“A Statistical Approach to the Synoptic Problem,” a new series on Jerusalem Perspective by Jerusalem School of Synoptic Research member Halvor Ronning, aims to contribute to the body of empirical data that must be accounted for by any viable theory that attempts to describe the interrelationships between the Synoptic Gospels. To that end, Halvor Ronning has developed and adapted several new methods of quantifying and testing synoptic hypotheses which will be described and applied in “A Statistical Approach to to the Synoptic Problem.”
One day Yeshua called his disciples together and chose twelve of them to be his emissaries to Israel. Their names were Shimon Petros and Andrai (his brother), Yaakov, Yohanan, Pelipah, Talmai’s son, Matai, Tomah, Yaakov Halfi’s son, zealous Shimon, Yehudah Yaakov’s son, and Yehudah from Keriyot, who was a traitor.
The July issue of The Church Quarterly Review in 1922 contained an article by William Lockton in which the author challenged the scholarly consensus concerning the solution to the Synoptic Problem. This important study, which is now in the public domain, was later to be of great importance to Rev. Dr. Robert L. Lindsey as further confirmation of Lindsey’s growing conviction that the Gospel of Mark is a highly edited epitome of the Gospel of Luke.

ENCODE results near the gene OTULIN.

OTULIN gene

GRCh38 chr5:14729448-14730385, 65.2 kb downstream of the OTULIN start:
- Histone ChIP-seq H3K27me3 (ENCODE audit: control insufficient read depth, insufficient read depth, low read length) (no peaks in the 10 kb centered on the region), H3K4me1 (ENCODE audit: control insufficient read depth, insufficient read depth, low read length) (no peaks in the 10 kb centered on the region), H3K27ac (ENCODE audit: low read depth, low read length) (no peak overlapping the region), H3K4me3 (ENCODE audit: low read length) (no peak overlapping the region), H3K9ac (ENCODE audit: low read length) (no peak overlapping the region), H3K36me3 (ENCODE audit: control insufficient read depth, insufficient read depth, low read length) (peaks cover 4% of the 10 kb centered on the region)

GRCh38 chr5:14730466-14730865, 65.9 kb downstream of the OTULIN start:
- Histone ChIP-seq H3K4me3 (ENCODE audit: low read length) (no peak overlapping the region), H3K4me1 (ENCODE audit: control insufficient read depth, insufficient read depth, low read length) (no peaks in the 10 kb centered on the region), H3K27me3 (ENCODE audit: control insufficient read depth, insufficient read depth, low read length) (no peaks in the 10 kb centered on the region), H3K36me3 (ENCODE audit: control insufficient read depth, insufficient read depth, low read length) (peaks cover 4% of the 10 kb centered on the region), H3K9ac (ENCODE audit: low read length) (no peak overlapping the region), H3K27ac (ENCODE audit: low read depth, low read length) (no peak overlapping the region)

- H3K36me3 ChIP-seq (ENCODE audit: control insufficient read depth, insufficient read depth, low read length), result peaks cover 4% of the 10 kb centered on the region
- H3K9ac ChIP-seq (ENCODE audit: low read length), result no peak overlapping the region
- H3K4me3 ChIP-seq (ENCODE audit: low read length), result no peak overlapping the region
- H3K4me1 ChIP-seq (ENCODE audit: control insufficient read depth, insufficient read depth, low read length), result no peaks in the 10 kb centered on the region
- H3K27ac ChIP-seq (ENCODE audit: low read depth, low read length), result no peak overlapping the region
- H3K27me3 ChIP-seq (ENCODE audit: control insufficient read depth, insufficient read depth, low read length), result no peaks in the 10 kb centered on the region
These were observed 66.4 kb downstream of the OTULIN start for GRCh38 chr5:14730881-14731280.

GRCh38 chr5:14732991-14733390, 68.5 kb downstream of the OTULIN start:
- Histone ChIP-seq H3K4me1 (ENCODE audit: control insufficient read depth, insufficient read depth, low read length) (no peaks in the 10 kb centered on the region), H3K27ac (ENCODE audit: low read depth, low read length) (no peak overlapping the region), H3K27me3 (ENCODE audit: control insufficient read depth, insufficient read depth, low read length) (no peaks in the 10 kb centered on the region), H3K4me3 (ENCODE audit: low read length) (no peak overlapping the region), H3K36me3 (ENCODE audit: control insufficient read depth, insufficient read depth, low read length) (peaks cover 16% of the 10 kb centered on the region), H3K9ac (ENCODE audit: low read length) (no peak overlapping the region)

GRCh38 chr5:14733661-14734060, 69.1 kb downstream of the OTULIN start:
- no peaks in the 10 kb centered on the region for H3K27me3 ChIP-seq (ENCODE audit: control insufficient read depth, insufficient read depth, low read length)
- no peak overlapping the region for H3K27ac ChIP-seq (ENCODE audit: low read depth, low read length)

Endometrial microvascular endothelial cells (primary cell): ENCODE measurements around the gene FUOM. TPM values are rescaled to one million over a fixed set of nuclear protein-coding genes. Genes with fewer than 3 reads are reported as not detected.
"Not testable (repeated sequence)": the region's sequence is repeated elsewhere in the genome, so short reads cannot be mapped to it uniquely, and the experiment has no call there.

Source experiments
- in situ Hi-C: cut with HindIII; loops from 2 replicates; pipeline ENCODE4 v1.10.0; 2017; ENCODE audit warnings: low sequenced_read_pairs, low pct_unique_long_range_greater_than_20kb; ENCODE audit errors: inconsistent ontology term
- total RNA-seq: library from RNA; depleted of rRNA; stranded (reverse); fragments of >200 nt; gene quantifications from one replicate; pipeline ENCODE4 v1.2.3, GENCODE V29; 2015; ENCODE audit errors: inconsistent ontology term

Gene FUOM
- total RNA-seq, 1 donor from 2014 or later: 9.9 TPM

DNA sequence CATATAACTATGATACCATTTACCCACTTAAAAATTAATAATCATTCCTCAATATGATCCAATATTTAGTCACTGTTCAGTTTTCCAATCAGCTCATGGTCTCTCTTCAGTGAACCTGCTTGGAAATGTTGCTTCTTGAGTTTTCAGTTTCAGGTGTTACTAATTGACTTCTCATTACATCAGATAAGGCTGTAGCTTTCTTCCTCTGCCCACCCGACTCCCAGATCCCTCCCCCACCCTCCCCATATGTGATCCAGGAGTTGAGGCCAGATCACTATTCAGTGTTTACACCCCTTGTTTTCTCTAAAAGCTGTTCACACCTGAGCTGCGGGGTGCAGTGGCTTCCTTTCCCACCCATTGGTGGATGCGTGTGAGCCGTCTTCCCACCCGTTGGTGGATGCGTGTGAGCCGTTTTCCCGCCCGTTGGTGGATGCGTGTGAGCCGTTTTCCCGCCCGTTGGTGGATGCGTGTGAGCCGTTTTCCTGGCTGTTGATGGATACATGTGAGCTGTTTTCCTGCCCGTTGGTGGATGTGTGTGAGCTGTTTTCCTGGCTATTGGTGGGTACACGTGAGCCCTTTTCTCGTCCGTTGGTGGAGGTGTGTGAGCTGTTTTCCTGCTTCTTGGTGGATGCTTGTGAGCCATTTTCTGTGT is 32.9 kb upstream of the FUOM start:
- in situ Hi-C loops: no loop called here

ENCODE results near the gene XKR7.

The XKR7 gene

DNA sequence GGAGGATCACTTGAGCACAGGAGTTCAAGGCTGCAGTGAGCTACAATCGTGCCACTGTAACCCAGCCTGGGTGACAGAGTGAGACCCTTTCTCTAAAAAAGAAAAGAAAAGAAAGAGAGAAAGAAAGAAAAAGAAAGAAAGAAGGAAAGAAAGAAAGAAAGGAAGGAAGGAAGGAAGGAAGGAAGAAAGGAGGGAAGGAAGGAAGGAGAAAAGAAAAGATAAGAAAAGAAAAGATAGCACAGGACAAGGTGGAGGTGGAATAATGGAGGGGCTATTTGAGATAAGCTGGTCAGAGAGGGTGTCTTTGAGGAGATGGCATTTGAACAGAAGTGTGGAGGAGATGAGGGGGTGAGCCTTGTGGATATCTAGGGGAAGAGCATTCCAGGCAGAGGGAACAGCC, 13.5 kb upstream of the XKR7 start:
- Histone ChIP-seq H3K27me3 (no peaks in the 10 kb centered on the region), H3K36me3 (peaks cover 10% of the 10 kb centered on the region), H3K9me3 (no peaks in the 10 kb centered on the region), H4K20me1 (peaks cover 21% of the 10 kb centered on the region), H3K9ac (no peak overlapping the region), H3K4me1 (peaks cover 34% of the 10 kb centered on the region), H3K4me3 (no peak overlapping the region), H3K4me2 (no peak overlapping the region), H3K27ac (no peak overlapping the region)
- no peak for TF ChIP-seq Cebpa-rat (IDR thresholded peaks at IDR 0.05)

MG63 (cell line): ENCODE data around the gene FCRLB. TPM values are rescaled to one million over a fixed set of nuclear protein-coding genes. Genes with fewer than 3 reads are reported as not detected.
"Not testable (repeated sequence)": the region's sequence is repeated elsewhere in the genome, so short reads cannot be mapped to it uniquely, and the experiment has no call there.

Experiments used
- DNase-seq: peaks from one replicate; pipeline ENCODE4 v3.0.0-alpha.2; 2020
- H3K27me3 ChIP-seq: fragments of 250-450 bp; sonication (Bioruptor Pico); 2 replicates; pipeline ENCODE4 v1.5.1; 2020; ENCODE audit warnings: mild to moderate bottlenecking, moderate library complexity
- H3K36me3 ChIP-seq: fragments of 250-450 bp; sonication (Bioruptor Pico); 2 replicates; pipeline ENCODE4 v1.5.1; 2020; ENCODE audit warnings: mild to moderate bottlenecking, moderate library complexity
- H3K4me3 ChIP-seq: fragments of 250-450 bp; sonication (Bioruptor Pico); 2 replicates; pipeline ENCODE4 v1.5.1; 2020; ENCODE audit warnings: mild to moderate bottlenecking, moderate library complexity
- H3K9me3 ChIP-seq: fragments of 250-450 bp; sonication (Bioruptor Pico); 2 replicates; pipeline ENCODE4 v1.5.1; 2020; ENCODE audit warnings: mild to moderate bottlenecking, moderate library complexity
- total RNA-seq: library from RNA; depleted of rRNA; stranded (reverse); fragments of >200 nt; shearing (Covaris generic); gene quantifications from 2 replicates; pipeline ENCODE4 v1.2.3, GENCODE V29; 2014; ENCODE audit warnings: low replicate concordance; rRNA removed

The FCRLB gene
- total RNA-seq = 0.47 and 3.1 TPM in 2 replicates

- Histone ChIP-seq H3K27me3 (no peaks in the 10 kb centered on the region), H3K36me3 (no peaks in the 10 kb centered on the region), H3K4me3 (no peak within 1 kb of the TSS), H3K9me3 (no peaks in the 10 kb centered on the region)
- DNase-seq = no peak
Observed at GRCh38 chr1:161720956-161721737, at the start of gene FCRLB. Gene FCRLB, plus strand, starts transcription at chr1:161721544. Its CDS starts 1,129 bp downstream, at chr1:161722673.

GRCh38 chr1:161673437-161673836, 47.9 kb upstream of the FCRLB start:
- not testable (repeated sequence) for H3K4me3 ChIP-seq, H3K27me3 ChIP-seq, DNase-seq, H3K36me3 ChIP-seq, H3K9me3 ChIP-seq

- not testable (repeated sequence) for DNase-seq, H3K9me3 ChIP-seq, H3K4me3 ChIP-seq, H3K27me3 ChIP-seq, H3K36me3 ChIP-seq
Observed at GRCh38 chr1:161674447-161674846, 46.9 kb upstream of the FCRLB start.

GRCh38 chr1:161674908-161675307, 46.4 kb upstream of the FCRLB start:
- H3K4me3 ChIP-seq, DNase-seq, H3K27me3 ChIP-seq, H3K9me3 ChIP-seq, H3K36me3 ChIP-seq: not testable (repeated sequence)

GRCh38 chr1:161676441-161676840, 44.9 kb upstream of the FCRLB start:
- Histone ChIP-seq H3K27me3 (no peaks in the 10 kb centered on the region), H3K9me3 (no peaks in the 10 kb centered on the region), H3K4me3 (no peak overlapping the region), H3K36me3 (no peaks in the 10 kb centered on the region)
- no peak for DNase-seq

The high priest Joseph Caiaphas is known not only from the New Testament Gospels as the high priest who opposed Jesus and his early followers, but also from Josephus the Jewish historian who lived in the first century C.E. In this video Marc Turnage provides an historical sketch of this pivotal character.
In this article, Dr. Robert Lindsey discusses the importance of the so-called “minor agreements” of Luke and Matthew against Mark for properly understanding the interrelationship of the Synoptic Gospels. David N. Bivin and Joshua N. Tilton collaborated with Lauren Asperschlager to bring this article, which previously existed only as an unfinished draft, to Jerusalem Perspective subscribers.